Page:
About this Research Topic
The outbreak of Coronavirus Disease 2019 (COVID-19) has seriously impacted mental and physical health worldwide. New and emerging solutions to global health threats posted by COVID-19 are urgently needed. We now understand that there are considerable variations in disease severity, symptoms, outcomes, and mortality rates with respect to variables such as age, geographical location, underlying medical conditions, sex, and other factors. Accordingly, a large number of scientists and researchers with broad backgrounds, including artificial intelligence, have been recently mobilized to help predict disease course and evolution and devise strategies to restrain and manage COVID-19. This special issue brings together scientists and clinicians in artificial intelligence, mathematics and statistics, neural science, robotics, social sciences, computational biology, medical health care, psychiatry, and psychology, in order to promote COVID-19 research and stimulate collaboration between researchers in these diverse fields. This special issue intends to cover recent research directions and activities dedicated to analysis, diagnosis, treatment, and modeling of mechanisms related to COVID-19.
We welcome submissions of original research papers from basic and clinical sciences broadly related to the application of artificial intelligence, neuroscience, robotics, computational biology, and medical impact on COVID-19. Original research COVID-19-related articles in clinical and public health, case reports, methodology, and modeling as well as reviews are welcomed. Research articles related to experimental studies using state-of-the-art imaging and clinical measurements as well as experimentally based computational and biologically inspired neural networks are particularly appropriate for this issue.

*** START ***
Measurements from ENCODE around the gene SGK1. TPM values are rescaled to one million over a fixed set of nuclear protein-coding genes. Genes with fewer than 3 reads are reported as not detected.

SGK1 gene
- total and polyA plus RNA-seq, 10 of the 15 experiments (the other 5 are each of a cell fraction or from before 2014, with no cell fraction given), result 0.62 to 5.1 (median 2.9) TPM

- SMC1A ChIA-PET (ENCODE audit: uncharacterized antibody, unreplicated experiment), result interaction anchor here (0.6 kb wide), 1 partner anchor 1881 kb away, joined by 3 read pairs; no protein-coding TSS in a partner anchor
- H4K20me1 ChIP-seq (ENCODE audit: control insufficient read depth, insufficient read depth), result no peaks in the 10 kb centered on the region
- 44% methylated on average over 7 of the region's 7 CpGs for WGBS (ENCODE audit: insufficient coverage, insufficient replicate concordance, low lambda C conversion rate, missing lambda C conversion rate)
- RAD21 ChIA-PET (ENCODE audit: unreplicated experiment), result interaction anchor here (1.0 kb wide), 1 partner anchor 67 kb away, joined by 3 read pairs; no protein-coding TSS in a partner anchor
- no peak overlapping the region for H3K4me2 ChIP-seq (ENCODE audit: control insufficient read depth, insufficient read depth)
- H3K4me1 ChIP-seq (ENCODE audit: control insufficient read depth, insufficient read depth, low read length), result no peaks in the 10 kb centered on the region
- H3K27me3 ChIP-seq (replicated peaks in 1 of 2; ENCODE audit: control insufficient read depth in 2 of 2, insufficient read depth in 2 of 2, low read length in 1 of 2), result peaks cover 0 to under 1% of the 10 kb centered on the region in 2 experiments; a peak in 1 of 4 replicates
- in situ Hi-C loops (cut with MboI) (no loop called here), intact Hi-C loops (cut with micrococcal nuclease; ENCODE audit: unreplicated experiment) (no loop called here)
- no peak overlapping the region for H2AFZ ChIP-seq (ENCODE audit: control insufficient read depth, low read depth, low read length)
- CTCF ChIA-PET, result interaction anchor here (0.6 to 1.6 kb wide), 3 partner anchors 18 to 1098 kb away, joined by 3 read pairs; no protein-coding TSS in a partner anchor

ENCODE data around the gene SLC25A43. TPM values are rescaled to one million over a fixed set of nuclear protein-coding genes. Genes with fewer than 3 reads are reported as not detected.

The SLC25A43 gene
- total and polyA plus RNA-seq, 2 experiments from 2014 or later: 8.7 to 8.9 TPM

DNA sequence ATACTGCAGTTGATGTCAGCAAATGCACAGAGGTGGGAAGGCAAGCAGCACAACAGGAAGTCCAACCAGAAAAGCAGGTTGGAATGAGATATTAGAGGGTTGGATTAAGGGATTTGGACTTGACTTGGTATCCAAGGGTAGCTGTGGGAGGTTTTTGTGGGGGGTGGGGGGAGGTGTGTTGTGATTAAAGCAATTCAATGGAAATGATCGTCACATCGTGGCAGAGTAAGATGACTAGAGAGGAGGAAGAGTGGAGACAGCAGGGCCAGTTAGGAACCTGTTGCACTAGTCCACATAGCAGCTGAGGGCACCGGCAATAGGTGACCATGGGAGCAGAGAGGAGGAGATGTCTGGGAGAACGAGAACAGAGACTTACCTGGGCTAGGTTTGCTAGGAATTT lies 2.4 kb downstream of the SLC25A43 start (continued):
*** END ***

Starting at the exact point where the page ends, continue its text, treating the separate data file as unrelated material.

Keywords: COVID-19, Artificial Intelligence, Machine Learning, Deep Learning, Economics, Medicine and Public Health, Genetics, Computational Neuroscience, Computational Biology
Important Note: All contributions to this Research Topic must be within the scope of the section and journal to which they are submitted, as defined in their mission statements. Frontiers reserves the right to guide an out-of-scope manuscript to a more suitable section or journal at any stage of peer review.